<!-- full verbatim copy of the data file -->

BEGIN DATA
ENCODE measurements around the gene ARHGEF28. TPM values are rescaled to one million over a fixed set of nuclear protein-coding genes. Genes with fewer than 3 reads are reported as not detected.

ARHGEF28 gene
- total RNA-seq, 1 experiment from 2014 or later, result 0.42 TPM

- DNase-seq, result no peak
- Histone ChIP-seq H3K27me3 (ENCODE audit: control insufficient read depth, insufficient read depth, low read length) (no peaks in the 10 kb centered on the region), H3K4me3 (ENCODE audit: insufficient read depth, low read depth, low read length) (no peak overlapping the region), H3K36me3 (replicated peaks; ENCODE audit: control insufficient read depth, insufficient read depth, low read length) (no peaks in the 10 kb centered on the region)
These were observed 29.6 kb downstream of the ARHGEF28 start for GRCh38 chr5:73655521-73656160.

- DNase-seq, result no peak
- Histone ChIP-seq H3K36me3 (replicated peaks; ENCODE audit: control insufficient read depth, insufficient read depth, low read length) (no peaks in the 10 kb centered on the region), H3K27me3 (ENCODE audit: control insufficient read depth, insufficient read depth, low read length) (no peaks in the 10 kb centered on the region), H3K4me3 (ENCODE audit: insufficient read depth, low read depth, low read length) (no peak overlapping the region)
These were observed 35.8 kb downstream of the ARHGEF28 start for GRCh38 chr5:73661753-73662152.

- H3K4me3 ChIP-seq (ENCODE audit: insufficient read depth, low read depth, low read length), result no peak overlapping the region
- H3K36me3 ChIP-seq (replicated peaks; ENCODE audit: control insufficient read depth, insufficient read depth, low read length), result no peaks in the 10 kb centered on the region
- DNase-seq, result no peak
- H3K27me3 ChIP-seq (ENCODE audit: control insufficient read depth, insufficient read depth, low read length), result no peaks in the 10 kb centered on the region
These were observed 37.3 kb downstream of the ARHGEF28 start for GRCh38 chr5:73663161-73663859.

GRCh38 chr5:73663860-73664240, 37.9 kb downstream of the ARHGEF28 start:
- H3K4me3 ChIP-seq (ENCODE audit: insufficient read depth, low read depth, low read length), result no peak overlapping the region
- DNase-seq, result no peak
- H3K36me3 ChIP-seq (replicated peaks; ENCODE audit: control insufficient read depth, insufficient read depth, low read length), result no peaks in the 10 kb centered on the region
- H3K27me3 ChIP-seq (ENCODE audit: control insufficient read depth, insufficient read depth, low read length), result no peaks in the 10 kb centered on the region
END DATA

ENCODE measurements around the gene ARHGEF28. TPM values are rescaled to one million over a fixed set of nuclear protein-coding genes. Genes with fewer than 3 reads are reported as not detected.

ARHGEF28 gene
- total RNA-seq, 1 experiment from 2014 or later, result 0.42 TPM

- DNase-seq, result no peak
- Histone ChIP-seq H3K27me3 (ENCODE audit: control insufficient read depth, insufficient read depth, low read length) (no peaks in the 10 kb centered on the region), H3K4me3 (ENCODE audit: insufficient read depth, low read depth, low read length) (no peak overlapping the region), H3K36me3 (replicated peaks; ENCODE audit: control insufficient read depth, insufficient read depth, low read length) (no peaks in the 10 kb centered on the region)
These were observed 29.6 kb downstream of the ARHGEF28 start for GRCh38 chr5:73655521-73656160.

- DNase-seq, result no peak
- Histone ChIP-seq H3K36me3 (replicated peaks; ENCODE audit: control insufficient read depth, insufficient read depth, low read length) (no peaks in the 10 kb centered on the region), H3K27me3 (ENCODE audit: control insufficient read depth, insufficient read depth, low read length) (no peaks in the 10 kb centered on the region), H3K4me3 (ENCODE audit: insufficient read depth, low read depth, low read length) (no peak overlapping the region)
These were observed 35.8 kb downstream of the ARHGEF28 start for GRCh38 chr5:73661753-73662152.

- H3K4me3 ChIP-seq (ENCODE audit: insufficient read depth, low read depth, low read length), result no peak overlapping the region
- H3K36me3 ChIP-seq (replicated peaks; ENCODE audit: control insufficient read depth, insufficient read depth, low read length), result no peaks in the 10 kb centered on the region
- DNase-seq, result no peak
- H3K27me3 ChIP-seq (ENCODE audit: control insufficient read depth, insufficient read depth, low read length), result no peaks in the 10 kb centered on the region
These were observed 37.3 kb downstream of the ARHGEF28 start for GRCh38 chr5:73663161-73663859.

GRCh38 chr5:73663860-73664240, 37.9 kb downstream of the ARHGEF28 start:
- H3K4me3 ChIP-seq (ENCODE audit: insufficient read depth, low read depth, low read length), result no peak overlapping the region
- DNase-seq, result no peak
- H3K36me3 ChIP-seq (replicated peaks; ENCODE audit: control insufficient read depth, insufficient read depth, low read length), result no peaks in the 10 kb centered on the region
- H3K27me3 ChIP-seq (ENCODE audit: control insufficient read depth, insufficient read depth, low read length), result no peaks in the 10 kb centered on the region